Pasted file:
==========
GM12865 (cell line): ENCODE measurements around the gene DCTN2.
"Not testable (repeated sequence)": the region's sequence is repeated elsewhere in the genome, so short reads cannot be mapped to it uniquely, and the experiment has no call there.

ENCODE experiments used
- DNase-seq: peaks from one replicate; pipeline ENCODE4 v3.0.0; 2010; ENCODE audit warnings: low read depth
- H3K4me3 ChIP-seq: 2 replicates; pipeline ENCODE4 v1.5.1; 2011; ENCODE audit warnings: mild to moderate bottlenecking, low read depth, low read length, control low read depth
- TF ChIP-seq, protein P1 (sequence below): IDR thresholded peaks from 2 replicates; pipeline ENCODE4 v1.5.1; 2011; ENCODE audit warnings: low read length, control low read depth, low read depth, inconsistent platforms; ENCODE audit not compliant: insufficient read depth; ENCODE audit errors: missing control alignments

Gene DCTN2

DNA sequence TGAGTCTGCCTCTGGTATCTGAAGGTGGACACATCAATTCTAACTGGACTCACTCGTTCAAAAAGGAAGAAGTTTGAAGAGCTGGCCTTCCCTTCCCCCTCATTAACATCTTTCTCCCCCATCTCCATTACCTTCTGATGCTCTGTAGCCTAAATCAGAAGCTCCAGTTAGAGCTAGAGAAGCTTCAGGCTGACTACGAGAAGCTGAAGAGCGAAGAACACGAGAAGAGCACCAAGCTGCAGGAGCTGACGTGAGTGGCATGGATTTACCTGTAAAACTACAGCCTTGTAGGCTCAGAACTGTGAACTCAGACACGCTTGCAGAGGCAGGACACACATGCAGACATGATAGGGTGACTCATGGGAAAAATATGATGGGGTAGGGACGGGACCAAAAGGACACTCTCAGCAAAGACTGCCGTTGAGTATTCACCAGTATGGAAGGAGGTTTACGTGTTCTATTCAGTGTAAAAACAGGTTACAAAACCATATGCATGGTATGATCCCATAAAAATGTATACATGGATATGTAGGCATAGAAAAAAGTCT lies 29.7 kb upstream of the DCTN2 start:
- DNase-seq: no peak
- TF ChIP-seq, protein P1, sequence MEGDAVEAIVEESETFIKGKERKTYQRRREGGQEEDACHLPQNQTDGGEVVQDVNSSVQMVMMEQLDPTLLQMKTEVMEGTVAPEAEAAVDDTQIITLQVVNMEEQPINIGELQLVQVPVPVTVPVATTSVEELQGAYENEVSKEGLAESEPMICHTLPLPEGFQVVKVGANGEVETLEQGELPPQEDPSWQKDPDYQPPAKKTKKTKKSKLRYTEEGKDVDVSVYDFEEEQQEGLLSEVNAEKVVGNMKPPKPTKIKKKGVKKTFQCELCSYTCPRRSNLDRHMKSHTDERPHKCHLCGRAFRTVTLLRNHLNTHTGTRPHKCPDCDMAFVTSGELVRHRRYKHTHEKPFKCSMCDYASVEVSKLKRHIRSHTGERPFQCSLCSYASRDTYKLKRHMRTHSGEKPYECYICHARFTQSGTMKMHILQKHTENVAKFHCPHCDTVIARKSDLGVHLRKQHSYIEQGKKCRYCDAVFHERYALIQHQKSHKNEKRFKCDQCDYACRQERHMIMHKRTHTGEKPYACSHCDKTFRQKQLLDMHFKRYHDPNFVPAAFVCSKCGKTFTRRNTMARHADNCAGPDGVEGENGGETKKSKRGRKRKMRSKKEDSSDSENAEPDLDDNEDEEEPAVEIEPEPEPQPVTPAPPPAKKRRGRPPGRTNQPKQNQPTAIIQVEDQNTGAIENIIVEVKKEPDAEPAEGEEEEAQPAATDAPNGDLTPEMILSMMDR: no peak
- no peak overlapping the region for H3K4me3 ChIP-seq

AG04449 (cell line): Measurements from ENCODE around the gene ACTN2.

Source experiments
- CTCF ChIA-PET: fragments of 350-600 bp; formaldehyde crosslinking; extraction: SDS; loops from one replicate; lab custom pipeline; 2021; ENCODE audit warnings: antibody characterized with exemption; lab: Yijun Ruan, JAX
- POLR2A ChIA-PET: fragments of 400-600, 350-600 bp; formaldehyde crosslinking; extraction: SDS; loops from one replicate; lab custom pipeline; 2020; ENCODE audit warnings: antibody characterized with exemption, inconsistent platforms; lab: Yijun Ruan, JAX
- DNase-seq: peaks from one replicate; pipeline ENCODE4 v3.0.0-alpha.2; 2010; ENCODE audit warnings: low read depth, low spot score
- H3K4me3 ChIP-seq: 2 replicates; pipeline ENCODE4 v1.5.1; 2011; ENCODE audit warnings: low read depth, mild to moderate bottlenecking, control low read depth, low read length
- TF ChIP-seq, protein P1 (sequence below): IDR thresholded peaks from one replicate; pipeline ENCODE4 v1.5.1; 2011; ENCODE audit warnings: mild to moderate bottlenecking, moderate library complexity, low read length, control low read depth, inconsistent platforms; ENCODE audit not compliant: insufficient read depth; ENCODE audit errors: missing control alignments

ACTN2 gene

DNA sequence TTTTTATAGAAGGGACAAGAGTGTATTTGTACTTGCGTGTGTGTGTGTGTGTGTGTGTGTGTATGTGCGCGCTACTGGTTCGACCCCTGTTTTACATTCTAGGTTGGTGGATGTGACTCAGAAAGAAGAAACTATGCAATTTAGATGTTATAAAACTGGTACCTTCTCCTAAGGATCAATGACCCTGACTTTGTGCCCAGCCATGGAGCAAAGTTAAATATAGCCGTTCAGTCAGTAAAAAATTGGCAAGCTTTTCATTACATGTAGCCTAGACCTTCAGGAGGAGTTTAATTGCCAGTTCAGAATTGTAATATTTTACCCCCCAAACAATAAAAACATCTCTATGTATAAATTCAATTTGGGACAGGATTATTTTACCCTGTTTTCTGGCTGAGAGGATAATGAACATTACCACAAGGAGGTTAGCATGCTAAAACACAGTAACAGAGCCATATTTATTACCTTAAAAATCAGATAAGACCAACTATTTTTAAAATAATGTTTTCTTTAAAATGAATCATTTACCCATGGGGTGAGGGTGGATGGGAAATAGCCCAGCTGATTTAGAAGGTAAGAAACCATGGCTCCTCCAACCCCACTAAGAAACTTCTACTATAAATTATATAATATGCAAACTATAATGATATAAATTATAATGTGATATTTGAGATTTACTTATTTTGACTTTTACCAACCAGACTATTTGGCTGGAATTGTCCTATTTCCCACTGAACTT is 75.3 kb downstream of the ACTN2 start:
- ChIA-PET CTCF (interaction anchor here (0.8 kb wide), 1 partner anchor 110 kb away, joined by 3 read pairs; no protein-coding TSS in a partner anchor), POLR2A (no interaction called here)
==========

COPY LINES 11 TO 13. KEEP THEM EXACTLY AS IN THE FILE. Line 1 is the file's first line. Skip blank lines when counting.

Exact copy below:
- no peak overlapping the region for H3K4me3 ChIP-seq

AG04449 (cell line): Measurements from ENCODE around the gene ACTN2.

Source experiments